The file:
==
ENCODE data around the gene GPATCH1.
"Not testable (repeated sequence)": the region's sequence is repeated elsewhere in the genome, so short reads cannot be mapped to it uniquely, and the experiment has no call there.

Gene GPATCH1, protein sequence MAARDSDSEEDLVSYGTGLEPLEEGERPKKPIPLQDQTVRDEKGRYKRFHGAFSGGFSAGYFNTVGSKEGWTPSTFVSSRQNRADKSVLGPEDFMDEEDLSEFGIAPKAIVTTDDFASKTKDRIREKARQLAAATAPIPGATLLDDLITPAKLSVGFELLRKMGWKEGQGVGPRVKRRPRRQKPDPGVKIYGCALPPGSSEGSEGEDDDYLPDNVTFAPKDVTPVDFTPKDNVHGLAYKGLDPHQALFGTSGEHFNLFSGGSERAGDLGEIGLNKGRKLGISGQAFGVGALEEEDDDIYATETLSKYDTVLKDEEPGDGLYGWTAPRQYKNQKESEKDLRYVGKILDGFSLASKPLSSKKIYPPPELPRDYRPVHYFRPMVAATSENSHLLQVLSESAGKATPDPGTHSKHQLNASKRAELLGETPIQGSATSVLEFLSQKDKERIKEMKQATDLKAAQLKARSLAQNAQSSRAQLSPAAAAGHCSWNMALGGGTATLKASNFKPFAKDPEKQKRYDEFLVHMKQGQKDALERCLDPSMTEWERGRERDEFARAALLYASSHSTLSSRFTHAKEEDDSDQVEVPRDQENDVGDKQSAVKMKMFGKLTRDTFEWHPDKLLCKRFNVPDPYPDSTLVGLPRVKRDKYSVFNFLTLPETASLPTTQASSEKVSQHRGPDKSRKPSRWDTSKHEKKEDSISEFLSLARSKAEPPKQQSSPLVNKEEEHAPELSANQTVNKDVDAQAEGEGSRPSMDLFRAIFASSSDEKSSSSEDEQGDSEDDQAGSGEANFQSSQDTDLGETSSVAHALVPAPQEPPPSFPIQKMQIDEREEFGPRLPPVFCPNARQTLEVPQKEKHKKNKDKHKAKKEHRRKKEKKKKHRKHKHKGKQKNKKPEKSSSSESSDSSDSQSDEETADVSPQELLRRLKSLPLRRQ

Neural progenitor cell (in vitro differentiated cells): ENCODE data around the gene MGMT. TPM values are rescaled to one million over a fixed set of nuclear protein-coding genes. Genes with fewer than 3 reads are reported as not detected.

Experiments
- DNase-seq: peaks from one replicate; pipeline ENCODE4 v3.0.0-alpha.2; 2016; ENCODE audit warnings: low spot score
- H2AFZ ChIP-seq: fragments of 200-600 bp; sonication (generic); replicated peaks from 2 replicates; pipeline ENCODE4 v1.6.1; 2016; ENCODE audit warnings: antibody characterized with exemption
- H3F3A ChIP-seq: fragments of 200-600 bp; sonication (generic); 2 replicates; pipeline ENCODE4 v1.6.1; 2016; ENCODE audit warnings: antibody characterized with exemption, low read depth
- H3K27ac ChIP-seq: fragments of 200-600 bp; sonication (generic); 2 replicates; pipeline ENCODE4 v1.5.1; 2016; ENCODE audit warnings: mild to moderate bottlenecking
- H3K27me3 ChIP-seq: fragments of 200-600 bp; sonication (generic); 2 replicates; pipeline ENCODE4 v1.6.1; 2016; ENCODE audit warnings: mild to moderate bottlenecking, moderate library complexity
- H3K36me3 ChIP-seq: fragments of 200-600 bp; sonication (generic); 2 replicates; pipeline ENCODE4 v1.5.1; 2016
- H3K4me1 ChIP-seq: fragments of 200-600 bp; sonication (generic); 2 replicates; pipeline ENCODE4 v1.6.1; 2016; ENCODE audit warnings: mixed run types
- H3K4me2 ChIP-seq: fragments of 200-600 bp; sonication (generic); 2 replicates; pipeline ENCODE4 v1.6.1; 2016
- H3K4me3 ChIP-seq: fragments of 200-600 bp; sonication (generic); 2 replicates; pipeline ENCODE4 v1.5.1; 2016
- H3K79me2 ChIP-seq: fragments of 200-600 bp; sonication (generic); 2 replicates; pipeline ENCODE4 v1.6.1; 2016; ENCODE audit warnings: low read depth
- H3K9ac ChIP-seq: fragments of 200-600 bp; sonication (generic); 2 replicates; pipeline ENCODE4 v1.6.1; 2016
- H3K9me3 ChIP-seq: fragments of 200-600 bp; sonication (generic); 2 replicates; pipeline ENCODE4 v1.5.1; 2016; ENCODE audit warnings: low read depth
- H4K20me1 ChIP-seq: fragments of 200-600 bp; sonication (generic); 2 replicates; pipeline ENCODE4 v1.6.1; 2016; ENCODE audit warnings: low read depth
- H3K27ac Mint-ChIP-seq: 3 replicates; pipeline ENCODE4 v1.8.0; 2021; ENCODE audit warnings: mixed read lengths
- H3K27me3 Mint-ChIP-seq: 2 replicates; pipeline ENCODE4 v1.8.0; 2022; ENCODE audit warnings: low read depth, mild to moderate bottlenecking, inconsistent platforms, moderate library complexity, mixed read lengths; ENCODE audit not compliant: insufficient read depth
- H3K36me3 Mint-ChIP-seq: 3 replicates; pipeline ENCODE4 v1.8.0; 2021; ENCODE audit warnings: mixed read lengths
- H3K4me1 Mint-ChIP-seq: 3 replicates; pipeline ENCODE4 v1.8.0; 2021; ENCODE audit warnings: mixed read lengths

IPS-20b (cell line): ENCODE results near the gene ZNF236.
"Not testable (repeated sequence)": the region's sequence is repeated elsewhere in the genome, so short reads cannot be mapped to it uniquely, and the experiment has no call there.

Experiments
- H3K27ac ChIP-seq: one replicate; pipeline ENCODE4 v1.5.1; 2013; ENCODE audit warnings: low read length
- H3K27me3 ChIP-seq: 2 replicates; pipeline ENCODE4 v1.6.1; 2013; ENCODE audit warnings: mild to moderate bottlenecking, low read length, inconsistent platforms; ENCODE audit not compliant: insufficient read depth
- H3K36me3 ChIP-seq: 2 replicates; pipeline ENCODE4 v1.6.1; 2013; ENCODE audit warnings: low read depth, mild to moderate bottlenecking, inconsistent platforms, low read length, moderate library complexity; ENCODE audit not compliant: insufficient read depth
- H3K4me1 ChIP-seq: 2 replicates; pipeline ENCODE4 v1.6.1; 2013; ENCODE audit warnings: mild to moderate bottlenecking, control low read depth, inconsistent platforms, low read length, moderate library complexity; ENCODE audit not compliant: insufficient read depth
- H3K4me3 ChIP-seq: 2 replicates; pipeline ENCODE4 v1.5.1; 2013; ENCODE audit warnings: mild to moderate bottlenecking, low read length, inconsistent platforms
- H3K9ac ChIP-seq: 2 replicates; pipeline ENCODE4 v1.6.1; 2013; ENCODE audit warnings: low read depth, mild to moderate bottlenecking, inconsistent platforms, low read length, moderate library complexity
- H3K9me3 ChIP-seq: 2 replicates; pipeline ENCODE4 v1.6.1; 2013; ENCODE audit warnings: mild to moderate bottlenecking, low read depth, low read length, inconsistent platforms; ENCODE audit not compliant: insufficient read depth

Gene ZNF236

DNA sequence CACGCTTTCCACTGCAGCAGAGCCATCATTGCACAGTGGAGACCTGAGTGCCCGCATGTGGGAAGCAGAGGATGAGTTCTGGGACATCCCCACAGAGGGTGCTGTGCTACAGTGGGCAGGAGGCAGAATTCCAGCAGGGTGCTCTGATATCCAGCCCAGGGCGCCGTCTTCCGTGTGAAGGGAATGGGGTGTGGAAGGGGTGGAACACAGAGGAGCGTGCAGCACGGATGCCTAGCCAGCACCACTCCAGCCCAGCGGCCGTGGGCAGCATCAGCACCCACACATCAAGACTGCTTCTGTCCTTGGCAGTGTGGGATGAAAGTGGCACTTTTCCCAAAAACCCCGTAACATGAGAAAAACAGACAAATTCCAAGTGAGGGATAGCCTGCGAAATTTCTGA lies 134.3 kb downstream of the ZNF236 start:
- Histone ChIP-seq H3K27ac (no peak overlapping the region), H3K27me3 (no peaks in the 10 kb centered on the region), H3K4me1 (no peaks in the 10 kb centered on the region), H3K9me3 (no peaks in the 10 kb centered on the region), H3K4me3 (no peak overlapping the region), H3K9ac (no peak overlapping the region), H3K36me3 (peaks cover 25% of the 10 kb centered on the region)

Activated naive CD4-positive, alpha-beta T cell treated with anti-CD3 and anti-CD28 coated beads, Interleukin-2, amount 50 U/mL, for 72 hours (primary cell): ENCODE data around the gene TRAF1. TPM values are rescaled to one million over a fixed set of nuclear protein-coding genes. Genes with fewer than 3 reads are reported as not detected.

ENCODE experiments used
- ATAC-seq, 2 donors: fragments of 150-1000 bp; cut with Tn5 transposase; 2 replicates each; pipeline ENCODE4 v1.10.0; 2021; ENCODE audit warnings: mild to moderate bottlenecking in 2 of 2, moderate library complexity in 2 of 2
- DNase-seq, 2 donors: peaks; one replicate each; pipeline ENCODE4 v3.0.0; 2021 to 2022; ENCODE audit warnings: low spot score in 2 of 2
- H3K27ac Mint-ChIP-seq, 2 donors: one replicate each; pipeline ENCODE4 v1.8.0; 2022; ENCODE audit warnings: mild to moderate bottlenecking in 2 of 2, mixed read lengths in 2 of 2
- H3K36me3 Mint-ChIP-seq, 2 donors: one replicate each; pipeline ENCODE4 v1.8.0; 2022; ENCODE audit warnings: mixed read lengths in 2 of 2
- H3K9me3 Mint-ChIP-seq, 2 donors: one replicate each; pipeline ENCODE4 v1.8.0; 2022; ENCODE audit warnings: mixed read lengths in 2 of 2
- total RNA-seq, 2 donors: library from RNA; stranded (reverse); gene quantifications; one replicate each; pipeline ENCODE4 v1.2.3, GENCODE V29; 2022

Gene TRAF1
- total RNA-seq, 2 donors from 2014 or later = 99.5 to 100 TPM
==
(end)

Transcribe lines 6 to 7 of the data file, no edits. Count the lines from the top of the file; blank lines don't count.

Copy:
- DNase-seq: peaks from one replicate; pipeline ENCODE4 v3.0.0-alpha.2; 2016; ENCODE audit warnings: low spot score
- H2AFZ ChIP-seq: fragments of 200-600 bp; sonication (generic); replicated peaks from 2 replicates; pipeline ENCODE4 v1.6.1; 2016; ENCODE audit warnings: antibody characterized with exemption